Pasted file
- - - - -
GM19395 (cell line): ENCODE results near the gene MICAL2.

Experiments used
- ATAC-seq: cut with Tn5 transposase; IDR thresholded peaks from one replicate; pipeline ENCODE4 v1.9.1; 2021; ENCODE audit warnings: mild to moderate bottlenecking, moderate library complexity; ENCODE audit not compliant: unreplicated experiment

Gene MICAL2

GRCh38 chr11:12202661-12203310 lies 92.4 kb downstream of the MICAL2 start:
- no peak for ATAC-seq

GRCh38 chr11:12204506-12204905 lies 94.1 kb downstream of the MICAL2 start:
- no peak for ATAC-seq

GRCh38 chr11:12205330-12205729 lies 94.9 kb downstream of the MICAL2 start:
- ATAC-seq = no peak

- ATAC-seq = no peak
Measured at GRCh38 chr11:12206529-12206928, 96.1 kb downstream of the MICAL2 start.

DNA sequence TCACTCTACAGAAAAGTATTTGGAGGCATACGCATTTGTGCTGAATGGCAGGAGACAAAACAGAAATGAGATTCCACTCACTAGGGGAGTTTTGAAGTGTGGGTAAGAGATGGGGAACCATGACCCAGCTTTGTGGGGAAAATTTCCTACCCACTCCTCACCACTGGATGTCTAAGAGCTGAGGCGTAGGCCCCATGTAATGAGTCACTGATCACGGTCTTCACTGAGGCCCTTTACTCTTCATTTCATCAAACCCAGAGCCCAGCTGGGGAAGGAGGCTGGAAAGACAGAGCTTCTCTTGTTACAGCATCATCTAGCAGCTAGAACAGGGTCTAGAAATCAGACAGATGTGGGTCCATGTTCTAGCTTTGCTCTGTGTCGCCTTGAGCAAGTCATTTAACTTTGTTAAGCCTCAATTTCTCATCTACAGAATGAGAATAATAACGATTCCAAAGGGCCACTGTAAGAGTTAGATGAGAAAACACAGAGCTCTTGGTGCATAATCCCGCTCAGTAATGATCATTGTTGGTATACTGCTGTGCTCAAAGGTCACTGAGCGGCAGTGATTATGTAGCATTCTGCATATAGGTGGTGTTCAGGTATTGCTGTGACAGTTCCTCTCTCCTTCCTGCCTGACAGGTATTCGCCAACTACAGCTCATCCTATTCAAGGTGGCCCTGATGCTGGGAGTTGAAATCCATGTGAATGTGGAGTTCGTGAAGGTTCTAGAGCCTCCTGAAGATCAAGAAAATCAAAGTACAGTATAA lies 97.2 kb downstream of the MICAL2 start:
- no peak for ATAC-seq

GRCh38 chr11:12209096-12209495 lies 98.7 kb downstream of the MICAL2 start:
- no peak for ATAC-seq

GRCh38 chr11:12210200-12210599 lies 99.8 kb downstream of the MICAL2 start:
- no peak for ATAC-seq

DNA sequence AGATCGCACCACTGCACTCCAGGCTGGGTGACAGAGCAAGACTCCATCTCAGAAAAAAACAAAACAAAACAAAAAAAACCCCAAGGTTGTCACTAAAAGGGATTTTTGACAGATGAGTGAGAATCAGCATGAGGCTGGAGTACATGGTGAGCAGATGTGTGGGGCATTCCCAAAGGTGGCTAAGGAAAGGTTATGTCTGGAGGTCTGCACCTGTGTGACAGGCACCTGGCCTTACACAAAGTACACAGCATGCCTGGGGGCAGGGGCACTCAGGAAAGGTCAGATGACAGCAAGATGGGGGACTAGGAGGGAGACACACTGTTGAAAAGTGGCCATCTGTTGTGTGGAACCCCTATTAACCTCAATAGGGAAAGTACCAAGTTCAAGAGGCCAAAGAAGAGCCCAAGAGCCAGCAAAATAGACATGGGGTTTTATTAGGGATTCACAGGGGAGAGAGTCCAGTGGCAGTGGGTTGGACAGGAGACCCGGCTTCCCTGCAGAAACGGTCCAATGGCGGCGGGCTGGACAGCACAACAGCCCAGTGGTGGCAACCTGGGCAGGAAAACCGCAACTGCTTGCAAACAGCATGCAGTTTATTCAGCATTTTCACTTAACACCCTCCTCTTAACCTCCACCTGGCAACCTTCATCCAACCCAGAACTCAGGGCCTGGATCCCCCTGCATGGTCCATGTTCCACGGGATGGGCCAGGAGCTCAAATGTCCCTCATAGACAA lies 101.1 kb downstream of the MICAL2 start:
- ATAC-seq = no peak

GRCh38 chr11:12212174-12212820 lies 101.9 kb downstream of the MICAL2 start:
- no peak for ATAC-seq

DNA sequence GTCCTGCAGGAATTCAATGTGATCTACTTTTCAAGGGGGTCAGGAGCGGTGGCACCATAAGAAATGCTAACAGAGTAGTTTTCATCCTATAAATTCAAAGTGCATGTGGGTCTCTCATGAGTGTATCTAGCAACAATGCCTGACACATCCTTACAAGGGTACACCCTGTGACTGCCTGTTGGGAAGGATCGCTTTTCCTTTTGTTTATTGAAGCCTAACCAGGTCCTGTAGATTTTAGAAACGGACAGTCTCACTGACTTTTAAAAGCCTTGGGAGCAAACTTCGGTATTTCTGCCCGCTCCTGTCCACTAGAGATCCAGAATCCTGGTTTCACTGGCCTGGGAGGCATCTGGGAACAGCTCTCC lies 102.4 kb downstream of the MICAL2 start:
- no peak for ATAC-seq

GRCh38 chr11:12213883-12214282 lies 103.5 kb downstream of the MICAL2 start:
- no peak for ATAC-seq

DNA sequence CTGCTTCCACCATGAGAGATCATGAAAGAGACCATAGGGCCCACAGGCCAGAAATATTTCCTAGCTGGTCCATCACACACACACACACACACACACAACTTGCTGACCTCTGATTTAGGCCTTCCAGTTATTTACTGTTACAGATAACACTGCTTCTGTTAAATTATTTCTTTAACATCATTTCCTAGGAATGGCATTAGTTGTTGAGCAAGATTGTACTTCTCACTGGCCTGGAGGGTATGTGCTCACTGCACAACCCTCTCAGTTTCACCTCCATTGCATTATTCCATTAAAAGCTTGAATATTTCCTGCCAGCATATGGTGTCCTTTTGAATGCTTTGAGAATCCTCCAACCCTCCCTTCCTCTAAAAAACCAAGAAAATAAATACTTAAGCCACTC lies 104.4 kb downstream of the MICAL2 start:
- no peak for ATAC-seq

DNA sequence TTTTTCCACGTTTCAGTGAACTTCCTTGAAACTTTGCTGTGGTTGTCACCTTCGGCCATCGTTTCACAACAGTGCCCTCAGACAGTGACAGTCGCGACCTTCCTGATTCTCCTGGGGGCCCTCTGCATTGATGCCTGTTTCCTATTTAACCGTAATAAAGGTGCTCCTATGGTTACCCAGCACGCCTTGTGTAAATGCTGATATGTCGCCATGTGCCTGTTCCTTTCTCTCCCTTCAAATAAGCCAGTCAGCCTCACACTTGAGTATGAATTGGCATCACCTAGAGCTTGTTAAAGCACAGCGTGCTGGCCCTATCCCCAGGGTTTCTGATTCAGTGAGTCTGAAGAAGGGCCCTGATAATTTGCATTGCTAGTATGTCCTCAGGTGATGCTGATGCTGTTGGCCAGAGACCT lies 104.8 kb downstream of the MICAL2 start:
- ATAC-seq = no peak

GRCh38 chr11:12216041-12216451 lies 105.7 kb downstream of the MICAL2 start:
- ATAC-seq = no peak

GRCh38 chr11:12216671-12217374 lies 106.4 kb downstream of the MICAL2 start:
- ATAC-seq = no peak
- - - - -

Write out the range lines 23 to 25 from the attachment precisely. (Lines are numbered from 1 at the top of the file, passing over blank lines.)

DNA sequence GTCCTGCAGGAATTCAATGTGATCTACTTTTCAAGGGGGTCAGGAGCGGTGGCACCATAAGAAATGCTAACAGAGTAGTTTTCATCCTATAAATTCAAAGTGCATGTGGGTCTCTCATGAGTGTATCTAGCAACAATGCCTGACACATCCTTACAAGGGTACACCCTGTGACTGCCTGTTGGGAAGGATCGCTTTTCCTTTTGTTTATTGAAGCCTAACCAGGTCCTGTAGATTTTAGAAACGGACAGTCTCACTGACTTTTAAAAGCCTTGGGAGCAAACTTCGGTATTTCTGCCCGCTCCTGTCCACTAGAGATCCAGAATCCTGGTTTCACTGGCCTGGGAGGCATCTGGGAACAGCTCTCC lies 102.4 kb downstream of the MICAL2 start:
- no peak for ATAC-seq

GRCh38 chr11:12213883-12214282 lies 103.5 kb downstream of the MICAL2 start: